I must not linger over those high old times, tempting as they are. In order to avoid a breach with the Fabians who sympathized with Mrs. Wilson, we proceeded to form a separate body within the society, called the Fabian Parliamentary League, which any Fabian could join or not as he please. I am afraid I must read you at full length the preliminary manifesto of this body. It is date February, 1887.
MANIFESTO OF THE FABIAN PARLIAMENTARY LEAGUE
The Fabian Parliamentary League is composed of Socialists who believe that Socialism may be most quickly and most surely realized by utilizing the political power already possessed by the people. The progress of the Socialist party in the German Reichstag, in the Legislatures of the United States, and in the Paris Municipal Council, not only proves the possibility of a Socialist party in Parliament, but renders it imperative on English Socialist to set energetically about the duty of giving effect in public affairs to the growing influence of Socialist opinion in this country.
The League will endeavor to organize Socialist opinion, and to bring it to bear upon Parliament, municipalities, and other representative bodies; it will, by lectures and publications, seek to deal with the political questions of the day, analyzing the ultimate tendencies of measures as well as their immediate effects, and working for or against proposed measures of social reform according as they tend towards, or away from the Socialist ideal.
The League will take active part in all general and local elections. Until a fitting opportunity arises for putting forward Socialist candidates to form the nucleus of a Socialist party in Parliament, it will confine itself to support those candidates who will go furthest in the direction of Socialism. It will not ally itself absolutely with any political party; it will jealously avoid being made use of for party purposes; and it will be guided in its action by the character, record, and pledges of the candidates before the constituencies. In Municipal, School Board, Vestry, and other local elections, the League will, as it finds itself strong enough, run candidates of its own, and by placing trustworthy Socialists on Local representative bodies it will endeavor to secure the recognition of the Socialist principle in all the details of local government.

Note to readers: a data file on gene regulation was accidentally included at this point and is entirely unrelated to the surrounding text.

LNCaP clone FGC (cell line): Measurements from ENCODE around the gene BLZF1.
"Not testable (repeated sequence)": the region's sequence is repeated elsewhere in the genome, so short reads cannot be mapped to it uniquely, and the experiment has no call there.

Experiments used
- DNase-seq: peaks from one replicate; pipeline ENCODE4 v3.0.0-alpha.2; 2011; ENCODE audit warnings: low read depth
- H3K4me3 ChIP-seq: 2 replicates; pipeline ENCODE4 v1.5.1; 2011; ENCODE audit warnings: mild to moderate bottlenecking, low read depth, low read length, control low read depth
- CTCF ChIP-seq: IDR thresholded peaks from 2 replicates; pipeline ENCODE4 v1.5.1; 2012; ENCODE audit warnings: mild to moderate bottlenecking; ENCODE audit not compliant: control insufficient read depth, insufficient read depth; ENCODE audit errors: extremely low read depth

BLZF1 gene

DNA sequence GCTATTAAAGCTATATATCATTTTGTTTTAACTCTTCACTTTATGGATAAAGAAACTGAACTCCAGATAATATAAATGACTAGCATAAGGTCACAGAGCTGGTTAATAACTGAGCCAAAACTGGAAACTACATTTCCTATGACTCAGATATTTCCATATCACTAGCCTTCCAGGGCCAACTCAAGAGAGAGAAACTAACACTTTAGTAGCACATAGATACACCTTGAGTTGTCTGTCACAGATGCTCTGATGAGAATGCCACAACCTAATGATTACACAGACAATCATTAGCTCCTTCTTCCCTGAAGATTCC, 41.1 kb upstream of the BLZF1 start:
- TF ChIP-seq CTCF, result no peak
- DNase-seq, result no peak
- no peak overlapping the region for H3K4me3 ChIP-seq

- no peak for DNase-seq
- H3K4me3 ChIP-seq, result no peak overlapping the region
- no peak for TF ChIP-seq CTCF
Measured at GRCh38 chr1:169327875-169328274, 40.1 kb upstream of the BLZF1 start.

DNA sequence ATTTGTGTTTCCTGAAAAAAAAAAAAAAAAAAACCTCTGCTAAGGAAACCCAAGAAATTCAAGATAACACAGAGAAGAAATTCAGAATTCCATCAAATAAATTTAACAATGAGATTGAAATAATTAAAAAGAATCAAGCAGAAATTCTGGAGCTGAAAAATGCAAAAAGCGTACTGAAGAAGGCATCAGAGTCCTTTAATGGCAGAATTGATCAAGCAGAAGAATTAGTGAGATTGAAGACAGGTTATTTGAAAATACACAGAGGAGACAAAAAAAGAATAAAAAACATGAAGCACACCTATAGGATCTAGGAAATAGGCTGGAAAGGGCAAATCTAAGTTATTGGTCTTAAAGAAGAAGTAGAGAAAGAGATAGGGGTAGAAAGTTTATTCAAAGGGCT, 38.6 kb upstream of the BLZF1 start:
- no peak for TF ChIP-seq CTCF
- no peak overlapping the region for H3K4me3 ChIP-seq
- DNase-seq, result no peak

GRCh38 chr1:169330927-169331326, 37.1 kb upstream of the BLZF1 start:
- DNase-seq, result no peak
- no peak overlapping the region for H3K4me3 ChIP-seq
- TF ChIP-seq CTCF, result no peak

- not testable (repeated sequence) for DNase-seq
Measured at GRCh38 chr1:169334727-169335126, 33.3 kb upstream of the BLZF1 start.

It will be the duty of members of the League, in every borough, to take active part in the public work of their districts; and to this end they should organize themselves into a Branch of the League. They should appoint a secretary to keep lists of all annual and other elections in his district and of all candidates; to attend to the registration of Socialist; to watch the public conduct of all officials, and keep a record thereof for guidance at future elections; to enlist volunteers for special work, and generally to act as a centre of the organization. Individual members should write to their Parliamentary representatives on any Bill on which the League takes action; should take every opportunity of defending and advocating Socialism in their local press; should visit the workhouses of their neighborhood; and should exercise a careful supervision of local funds. By steady work on these and similar lines, Socialists will increase their power in the community, and will before long be able to influence effectively the course of public opinion.